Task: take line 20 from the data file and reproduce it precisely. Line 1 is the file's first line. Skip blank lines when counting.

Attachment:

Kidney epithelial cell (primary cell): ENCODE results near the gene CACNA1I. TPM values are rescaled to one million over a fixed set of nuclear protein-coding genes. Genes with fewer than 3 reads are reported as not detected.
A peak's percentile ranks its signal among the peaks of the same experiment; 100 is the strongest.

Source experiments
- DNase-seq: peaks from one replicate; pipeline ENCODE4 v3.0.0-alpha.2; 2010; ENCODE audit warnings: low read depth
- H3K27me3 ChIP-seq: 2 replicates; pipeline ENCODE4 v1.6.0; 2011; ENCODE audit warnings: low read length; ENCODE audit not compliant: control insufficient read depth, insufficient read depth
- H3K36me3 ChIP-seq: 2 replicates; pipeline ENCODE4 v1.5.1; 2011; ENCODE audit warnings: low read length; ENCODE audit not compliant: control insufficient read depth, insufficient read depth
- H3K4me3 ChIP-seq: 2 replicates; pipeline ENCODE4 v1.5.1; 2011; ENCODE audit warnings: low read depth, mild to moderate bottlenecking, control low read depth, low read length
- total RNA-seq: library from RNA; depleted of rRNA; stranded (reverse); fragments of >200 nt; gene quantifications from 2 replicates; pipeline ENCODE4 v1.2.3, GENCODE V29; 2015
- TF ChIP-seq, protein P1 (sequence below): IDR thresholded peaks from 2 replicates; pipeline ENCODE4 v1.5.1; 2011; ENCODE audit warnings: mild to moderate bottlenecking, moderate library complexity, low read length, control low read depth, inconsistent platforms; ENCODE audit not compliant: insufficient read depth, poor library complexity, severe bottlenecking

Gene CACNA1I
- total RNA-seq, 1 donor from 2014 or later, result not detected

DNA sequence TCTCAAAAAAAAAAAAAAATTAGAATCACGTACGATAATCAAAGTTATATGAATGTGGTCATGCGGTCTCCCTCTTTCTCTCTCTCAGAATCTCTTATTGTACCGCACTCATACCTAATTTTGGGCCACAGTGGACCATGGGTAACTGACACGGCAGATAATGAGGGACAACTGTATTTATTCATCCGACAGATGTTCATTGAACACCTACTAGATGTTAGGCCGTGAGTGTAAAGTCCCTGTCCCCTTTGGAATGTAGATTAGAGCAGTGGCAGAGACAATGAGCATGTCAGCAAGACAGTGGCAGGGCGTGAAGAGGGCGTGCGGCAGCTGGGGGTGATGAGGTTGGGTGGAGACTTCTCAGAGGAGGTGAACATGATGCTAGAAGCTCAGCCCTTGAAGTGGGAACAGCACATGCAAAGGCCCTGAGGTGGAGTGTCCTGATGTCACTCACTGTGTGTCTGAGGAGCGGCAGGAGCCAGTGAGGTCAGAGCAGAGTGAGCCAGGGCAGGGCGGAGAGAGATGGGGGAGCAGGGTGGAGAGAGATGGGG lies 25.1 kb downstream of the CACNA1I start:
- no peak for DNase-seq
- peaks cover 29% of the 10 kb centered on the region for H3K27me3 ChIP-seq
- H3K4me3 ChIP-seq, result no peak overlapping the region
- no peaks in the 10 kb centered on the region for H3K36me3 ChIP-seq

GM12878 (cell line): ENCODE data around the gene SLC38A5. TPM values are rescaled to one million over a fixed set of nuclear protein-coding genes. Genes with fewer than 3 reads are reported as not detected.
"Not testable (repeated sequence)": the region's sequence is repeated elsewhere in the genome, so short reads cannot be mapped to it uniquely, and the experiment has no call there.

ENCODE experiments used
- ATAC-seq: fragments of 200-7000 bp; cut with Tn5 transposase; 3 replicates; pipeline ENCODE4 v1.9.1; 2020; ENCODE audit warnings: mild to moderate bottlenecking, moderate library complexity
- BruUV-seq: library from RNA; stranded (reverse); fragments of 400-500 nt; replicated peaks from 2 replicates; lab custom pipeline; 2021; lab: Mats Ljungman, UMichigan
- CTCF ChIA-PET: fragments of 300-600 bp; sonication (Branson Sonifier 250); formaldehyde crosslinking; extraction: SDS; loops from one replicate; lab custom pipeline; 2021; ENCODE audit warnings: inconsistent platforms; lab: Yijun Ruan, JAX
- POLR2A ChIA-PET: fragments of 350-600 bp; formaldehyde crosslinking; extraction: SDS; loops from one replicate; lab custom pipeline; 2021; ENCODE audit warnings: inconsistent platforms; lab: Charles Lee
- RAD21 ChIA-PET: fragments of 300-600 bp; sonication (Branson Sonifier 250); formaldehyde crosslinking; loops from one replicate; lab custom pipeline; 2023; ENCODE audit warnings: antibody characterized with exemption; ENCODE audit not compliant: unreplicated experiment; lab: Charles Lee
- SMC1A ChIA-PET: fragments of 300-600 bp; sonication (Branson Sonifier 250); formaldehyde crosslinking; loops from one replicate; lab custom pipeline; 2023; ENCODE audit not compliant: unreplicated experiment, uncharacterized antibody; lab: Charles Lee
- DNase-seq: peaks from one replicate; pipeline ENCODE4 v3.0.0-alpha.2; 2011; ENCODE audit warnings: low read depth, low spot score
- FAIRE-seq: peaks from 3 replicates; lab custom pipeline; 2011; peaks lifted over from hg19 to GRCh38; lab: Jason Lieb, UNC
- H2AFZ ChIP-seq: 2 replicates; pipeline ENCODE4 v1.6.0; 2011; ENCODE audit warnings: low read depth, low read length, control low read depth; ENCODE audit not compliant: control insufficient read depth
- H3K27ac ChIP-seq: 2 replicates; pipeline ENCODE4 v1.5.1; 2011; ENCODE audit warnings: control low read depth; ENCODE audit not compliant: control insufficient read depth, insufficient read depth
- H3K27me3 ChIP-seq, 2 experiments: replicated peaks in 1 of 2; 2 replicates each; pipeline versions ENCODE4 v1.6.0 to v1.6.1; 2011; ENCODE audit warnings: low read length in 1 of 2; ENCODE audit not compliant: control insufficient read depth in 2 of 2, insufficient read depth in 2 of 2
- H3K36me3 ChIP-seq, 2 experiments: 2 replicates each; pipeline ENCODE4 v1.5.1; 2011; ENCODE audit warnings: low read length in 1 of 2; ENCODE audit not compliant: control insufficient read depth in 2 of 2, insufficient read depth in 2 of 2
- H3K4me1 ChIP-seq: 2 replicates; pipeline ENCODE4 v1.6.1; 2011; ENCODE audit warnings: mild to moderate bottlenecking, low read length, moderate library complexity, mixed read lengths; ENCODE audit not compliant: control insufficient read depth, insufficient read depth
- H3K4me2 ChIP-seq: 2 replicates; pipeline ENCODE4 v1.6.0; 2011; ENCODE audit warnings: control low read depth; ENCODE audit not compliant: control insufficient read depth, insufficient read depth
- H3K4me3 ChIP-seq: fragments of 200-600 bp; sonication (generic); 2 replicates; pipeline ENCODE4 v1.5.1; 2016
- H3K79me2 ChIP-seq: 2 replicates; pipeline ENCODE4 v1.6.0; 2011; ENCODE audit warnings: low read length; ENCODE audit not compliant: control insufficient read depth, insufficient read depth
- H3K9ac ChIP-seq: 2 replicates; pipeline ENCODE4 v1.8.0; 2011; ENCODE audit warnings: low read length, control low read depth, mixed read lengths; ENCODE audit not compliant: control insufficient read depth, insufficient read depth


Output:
- ATAC-seq: fragments of 200-7000 bp; cut with Tn5 transposase; 3 replicates; pipeline ENCODE4 v1.9.1; 2020; ENCODE audit warnings: mild to moderate bottlenecking, moderate library complexity